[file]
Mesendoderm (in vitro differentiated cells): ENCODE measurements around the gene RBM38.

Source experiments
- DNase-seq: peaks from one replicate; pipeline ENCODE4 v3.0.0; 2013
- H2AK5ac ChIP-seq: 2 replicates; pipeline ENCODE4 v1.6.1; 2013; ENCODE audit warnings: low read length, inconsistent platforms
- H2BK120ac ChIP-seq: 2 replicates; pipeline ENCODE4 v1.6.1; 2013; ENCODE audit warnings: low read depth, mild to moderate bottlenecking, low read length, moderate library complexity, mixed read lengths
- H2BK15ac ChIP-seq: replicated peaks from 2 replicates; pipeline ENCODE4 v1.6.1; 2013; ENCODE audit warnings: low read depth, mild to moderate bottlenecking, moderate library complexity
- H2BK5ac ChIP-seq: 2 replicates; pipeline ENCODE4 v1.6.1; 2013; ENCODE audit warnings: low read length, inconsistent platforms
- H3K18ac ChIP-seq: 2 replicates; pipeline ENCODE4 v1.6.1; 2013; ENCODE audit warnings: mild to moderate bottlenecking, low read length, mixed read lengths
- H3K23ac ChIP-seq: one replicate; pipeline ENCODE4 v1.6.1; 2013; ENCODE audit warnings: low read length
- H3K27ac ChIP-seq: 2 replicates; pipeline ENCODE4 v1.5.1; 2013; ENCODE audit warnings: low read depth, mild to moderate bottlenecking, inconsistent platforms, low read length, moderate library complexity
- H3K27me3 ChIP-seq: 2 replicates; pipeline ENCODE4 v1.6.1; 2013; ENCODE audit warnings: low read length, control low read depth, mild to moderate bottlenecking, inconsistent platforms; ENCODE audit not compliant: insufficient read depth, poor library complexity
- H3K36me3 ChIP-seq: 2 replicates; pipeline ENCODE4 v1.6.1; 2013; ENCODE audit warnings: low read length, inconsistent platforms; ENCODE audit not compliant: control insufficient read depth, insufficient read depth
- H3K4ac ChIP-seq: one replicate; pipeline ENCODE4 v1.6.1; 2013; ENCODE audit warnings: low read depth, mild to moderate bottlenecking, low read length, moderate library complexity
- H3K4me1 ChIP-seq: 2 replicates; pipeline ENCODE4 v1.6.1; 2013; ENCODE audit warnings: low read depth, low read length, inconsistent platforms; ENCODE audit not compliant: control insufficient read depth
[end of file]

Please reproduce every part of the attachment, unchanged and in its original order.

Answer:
Mesendoderm (in vitro differentiated cells): ENCODE measurements around the gene RBM38.

Source experiments
- DNase-seq: peaks from one replicate; pipeline ENCODE4 v3.0.0; 2013
- H2AK5ac ChIP-seq: 2 replicates; pipeline ENCODE4 v1.6.1; 2013; ENCODE audit warnings: low read length, inconsistent platforms
- H2BK120ac ChIP-seq: 2 replicates; pipeline ENCODE4 v1.6.1; 2013; ENCODE audit warnings: low read depth, mild to moderate bottlenecking, low read length, moderate library complexity, mixed read lengths
- H2BK15ac ChIP-seq: replicated peaks from 2 replicates; pipeline ENCODE4 v1.6.1; 2013; ENCODE audit warnings: low read depth, mild to moderate bottlenecking, moderate library complexity
- H2BK5ac ChIP-seq: 2 replicates; pipeline ENCODE4 v1.6.1; 2013; ENCODE audit warnings: low read length, inconsistent platforms
- H3K18ac ChIP-seq: 2 replicates; pipeline ENCODE4 v1.6.1; 2013; ENCODE audit warnings: mild to moderate bottlenecking, low read length, mixed read lengths
- H3K23ac ChIP-seq: one replicate; pipeline ENCODE4 v1.6.1; 2013; ENCODE audit warnings: low read length
- H3K27ac ChIP-seq: 2 replicates; pipeline ENCODE4 v1.5.1; 2013; ENCODE audit warnings: low read depth, mild to moderate bottlenecking, inconsistent platforms, low read length, moderate library complexity
- H3K27me3 ChIP-seq: 2 replicates; pipeline ENCODE4 v1.6.1; 2013; ENCODE audit warnings: low read length, control low read depth, mild to moderate bottlenecking, inconsistent platforms; ENCODE audit not compliant: insufficient read depth, poor library complexity
- H3K36me3 ChIP-seq: 2 replicates; pipeline ENCODE4 v1.6.1; 2013; ENCODE audit warnings: low read length, inconsistent platforms; ENCODE audit not compliant: control insufficient read depth, insufficient read depth
- H3K4ac ChIP-seq: one replicate; pipeline ENCODE4 v1.6.1; 2013; ENCODE audit warnings: low read depth, mild to moderate bottlenecking, low read length, moderate library complexity
- H3K4me1 ChIP-seq: 2 replicates; pipeline ENCODE4 v1.6.1; 2013; ENCODE audit warnings: low read depth, low read length, inconsistent platforms; ENCODE audit not compliant: control insufficient read depth